Wrote a little novel by accident, hope it's some kind of helpful.
Answering your question, I will follow these steps:
- Which cities have been the largest between 1000-1500 a.D.
- How have they become so large?
- What have been their main problems which impeded further grow?
The largest medieval cities per population.
Baghdad is often declared as one of or even "the" largest medieval city in the world. Between 900 and 1400 the population often raised and dropped between 150.000 and (according to some sources) 1.200.000 citizens.
George Modelski, World Cities: –3000 to 2000, Washington DC: FAROS
2000, 2003. ISBN 0-9676230-1-4
150.000: Tertius Chandler. Four Thousand Years of Urban Growth: An Historical
Census (1987), St. David's University Press (etext.org). ISBN
Compared with Baghdad, Hangzhou steals the show.
According to the Encyclopedia Britannica, Hangzhou had a population of over 2 Million people in the year 1276. This number is a rough estimate and not proven. Local authorities numbered 186.330 families ( with 5-10 people per family ). Thing here is, that they probably failed to count non-residents and soldiers living in the city too. Only registered citizens were counted.
However, Hangzhou was surely the largest city of its time with 1-2 Million people.
"Largest Cities Through History". Geography.about.com. 2011-03-02. Retrieved 2011-03-16.
Janet L. Abu-Lughod, Before European Hegemony: The World System A.D. 1250-1350, "All the Silks of China" (Oxford University Press US) 1991, p. 337
How have they become so large?
Baghdad has an excellent location. Controlling strategic and trading routes at the Tigris, as well as superior water supply.
Looking at a map from ~900 a.D., water is not an issue at this location.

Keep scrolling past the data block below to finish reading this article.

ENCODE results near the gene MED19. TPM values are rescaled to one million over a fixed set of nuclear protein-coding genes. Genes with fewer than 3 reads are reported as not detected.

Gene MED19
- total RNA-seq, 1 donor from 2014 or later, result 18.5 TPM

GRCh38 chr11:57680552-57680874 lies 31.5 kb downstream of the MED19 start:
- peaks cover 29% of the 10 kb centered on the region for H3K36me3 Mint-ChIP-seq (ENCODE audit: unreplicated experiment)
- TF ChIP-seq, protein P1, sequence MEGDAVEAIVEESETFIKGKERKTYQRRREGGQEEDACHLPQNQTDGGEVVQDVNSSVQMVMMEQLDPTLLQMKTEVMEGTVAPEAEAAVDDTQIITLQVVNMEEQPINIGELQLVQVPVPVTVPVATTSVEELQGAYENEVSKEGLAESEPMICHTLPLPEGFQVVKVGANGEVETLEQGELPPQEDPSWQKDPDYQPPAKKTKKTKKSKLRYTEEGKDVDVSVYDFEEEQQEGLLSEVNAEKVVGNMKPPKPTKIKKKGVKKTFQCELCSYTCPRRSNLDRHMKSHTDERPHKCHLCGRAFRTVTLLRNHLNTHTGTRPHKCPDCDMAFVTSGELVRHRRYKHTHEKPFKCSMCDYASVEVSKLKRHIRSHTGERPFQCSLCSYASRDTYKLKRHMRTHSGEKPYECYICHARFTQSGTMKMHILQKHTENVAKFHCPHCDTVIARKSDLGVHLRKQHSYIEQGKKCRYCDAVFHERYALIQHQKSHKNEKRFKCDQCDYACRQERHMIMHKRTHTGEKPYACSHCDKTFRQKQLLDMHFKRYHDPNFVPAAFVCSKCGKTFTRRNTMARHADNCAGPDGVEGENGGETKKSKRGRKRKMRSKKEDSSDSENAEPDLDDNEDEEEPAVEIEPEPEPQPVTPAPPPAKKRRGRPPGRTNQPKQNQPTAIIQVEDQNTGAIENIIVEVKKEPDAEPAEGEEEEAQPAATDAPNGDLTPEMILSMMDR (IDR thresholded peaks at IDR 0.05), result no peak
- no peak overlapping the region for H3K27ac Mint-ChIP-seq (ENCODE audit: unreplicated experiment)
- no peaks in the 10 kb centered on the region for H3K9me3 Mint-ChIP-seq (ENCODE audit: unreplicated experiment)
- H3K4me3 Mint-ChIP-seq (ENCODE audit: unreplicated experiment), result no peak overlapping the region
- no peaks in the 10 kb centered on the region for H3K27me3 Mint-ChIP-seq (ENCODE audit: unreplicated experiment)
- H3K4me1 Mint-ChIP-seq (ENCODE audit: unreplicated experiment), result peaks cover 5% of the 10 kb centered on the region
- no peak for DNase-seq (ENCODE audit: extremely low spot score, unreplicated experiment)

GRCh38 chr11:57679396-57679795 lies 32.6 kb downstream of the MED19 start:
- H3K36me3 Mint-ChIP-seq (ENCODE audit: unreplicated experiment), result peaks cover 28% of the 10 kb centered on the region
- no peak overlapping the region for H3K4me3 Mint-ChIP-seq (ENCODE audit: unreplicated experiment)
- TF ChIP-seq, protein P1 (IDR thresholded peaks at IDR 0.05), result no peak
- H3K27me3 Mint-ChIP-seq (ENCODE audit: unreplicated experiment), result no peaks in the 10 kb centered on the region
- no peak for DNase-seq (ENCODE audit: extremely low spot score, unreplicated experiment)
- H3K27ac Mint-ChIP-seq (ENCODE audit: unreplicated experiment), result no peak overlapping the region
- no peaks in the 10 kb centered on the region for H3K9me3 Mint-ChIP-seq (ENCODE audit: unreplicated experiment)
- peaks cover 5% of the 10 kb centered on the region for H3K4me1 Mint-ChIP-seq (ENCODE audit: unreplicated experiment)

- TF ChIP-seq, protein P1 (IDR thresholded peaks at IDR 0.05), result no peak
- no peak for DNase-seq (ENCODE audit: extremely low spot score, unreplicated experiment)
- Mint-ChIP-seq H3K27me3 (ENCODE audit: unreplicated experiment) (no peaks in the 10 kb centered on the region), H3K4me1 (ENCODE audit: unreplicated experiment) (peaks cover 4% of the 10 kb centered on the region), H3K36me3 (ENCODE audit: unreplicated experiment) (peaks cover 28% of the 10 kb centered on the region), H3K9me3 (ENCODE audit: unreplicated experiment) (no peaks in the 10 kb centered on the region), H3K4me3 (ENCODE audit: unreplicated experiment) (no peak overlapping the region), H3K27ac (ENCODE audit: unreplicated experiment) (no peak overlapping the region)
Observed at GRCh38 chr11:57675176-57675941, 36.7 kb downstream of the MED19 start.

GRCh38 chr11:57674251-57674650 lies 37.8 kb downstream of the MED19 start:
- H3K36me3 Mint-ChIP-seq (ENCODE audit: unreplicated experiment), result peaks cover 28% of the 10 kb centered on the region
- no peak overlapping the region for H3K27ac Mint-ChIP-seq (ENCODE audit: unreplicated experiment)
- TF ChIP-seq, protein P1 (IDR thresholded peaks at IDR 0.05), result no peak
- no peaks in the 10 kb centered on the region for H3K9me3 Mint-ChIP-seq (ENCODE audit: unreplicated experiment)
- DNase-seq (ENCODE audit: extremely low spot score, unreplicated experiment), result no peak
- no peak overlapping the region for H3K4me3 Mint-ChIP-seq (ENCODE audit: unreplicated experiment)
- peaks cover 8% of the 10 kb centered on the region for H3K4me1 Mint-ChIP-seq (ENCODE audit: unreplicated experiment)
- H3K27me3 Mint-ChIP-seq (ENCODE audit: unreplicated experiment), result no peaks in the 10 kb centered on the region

Baghdad was built in just 4 years by roughly 100.000 people from all over the (known) world (Europe, Africa, Asia), with such an effort and budget, that it soon got the reference to the Qur'an's paradise. The fast growing young religion Islam supported the city's growth, as people want to get their place in any kind of paradise.
Due to this role in the Islamic world, Baghdad had to handle massive immigration and this grew fast. Soon it had evolved to one of the largest centers of trading, religion and knowledge.
Baghdad was what Rome had been 1000 years ago, just more modern.
Is another piece of paper. Founded in 328 b.C., it grew slowly but steadily. While Baghdad was planned with a massive wall, Hangzhou got it's city wall 900 years in existence. At this time, it started to grow more rapidly.
The grand canal was built from Bejjing to Hangzhou which established Hangzhou's critical role in Chinese trading culture. In the 10th century, Hangzhou had an explosion of culture, after it became the capital of the Wuyue Kingdom.
But the REAL flush of population began in the first years of 13th century, when mongols conquered large parts of china. Millions of refugees were searching for safe places and Hangzhou, with his massive walls, seemed capable for many people. In 1275, several decades after the first mongol attacks, the population had been ca 1.750.000 people. In 1276, when the mongols conquered the city, the population dropped immediately.
Monica Cable (1996), "Hangzhou", in Schellinger and Salkin, International
Dictionary of Historic Places: Asia and Oceania, Routledge, ISBN 9781884964046
What have been their main problems which impeded further growth?
You might accept an excessive answer, but there's none.
Sure, both cities struggled with the same problems as any other megacity of this time, but the real issue was war/politics.
1276, Mongols conquered the Chinese megacity. The story of successful growth has gone in another row after they left. Today, Hangzhou is one of the largest cities in the world, with ~21Mio people 2011, according to the Chinese census.
Baghdad on the other hand, struggled with the raising Caliphates power. 1058 it had been conquered by the Turkish general Abu'l-Ḥārith Arslān al-Basasiri and since then, it seems like Baghdad has become a playball for every warlord in this area.